DOE report examines opportunities for US battery manufacturers

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Asia currently dominates automotive lithium-ion cell production – it controls around 79% of the market. However, a recent report by the DOE’s Clean Energy Manufacturing Analysis Center (CEMAC) found that the US has a growing opportunity in the industry, which is expected to swell from the current $9 billion to $14.3 billion by 2020.

The CEMAC analysis found that competitive opportunities for automotive lithium-ion battery (LIB) cell manufacturing are mostly created, and are not inherent to specific regions. However, established LIB competitors have a huge advantage due to production expertise, supply chain optimization, and existing partnerships.

DOE's CEMAC Report Asia 660

Japan, Korea, and China benefit from a significant population of key suppliers (for electrodes, separators, electrolytes, etc), while the US has a relatively immature supply chain, and most US cell and battery plant operators are relatively new to the industry.

LIB cell manufacturing in the US currently amounts to around 3,770 MWh, or 7.3% of the global total. However, there is another 1,200 MWh under construction and 35,000 MWh (Tesla’s Gigafactory) announced. If all this capacity is fully realized, the US will have a total of 39,970 MWh, or 32% of the global market.

In all regions, automotive LIB capacity far exceeds production – global average utilization is estimated at 22% as of the beginning of 2014. However, if moderate demand estimates are met, supply and demand should come roughly into balance around 2017-2018.

“US cell producers appear to be disadvantaged in the current market, but the United States could become competitive in parts of the value chain with high potential value,” reads the report. “Cells represent 27% of the value added in complete automotive LIB packs, but 34% of the value added comes from electrodes and other processed materials, an area where the United States could possibly compete. The United States already assembles cells into battery packs for EVs manufactured domestically, which comprises 39% of total LIB pack value.”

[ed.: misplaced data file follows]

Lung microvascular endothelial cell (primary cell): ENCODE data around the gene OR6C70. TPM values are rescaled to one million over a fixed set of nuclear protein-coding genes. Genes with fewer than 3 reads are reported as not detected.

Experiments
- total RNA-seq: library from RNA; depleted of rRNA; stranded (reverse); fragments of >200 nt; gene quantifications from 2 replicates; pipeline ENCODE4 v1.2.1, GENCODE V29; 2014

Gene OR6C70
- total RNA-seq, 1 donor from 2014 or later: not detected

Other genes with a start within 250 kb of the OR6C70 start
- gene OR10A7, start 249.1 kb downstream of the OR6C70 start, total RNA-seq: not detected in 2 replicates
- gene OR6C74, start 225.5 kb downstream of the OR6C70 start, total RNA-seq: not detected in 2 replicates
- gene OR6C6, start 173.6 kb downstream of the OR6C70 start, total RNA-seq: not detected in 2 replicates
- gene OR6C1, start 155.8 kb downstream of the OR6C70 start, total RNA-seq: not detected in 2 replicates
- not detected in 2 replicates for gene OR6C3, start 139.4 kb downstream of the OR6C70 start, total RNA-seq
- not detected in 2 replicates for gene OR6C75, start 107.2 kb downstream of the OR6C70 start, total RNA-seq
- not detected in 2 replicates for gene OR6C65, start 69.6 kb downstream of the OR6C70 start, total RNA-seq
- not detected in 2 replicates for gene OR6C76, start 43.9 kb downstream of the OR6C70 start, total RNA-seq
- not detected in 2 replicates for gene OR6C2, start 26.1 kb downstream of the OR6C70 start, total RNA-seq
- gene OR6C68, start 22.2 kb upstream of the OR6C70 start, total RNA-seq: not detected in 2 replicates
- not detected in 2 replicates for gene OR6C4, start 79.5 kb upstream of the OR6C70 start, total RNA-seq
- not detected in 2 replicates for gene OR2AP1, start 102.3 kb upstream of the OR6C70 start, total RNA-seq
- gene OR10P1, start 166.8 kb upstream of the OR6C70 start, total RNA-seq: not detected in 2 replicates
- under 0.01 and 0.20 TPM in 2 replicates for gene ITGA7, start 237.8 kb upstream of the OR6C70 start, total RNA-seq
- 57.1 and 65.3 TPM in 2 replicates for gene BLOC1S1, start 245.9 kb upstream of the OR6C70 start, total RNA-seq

DOE's CEMAC Report

The report notes that technological advancements currently under development by the DOE and its private-sector partners have a lot of potential to boost automotive LIB manufacturing in the US by reducing battery cost, enabling more people to purchase EVs.

SEE ALSO: LG Chem Power CEO: We have demonstrated that you can make cells as cost-effectively in the US as you can make them in Korea

 

Source: Energy.gov via Green Car Congress
Image: International Information Program (IIP) (CC BY-SA 2.0) 

  • Mark Benjamin David

    Our government is partly responsible by allowing start-ups to fail and get bought out by asian companies! Startup battery makers have asked for and been rejected loans to get going. Yet, big companies keep getting more tax breaks. This affects battery makers, everything pertaining to electric cars, also solar start-ups etc. etc. Our government needs to wake up and realize that we will lose our footing as economic leader if we keep holding on to the past and do not put our efforts into these new technologies.

    The only reason Tesla Motors did not go bankrupt when the big carmakers where having troubles (and got bailed out) before the Model S began production is because Elon Musk put millions of his own money into it. Yet, the government should be taking money away from big companies that make billions on their own, and put that money to good use for our future. Electric cars are going to take over the roads, but, how many will be built in America?